Thank you for explaining. I find the media often quite misleading. The media here had stated that while NL of course was within their rights to deny Turkish campaigners entry into NL, to apprehend a foreign person who was legally in the country on her way to her embassy/consulate without any sort of warrant was extremely controversial.
Then again Germany is very big into Assumption of Innocence: a couple of months ago, an armed man appeared on the roofs of some buildings opposite the administration of this province, the police did show up, however, since the man wasn't shooting anybody (yet?), they had to leave him there...until he was actually doing something illegal, the threat alone isn't enough.
Anyway: I think the biggest issue with the Erdogan dilemma is the dual citizenship. Technically you have to give up any other nationality when you apply for a German citizenship, or you have to give up your German passport if you apply for citizenship of any other country. The only exemptions are when you were born with two nationalities. (either because you receive German citizenship thru birth in Germany, while also eligible for another nationality due to your parent's citizenship, or vice versa)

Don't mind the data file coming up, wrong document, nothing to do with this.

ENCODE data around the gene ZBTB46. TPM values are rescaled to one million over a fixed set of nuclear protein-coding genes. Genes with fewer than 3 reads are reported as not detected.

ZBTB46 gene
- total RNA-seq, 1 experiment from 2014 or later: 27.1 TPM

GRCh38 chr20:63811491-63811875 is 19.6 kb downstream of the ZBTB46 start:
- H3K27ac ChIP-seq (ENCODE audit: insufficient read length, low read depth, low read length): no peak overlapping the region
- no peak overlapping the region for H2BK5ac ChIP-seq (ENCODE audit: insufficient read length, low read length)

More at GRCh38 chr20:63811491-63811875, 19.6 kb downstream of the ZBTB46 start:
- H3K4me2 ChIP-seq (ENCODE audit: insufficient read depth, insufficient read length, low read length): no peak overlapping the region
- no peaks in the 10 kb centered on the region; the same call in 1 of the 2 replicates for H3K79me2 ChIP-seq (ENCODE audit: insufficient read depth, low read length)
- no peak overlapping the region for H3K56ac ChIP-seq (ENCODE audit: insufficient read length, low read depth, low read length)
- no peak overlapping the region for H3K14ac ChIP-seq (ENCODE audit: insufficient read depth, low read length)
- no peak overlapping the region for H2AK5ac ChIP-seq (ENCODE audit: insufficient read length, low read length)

Many German-Turkish people in Germany for ex, were granted the citizenship on the condition that they had to give up their former Turkish ones, which they did for about 15 min, then after the German passport was issued, the Turkish embassies re-issued their Turkish passports again. Illegal, but German simply turned a blind eye.
Now Germany is home to a lot of people who can vote both in German as well as in Turkish elections - thus making Germany a very important campaign area. I was not aware that NL was in an equal position. BTW, a lot of US presidential candidates also come overseas for campaigning. They however speak to the US armed forces on Us military grounds.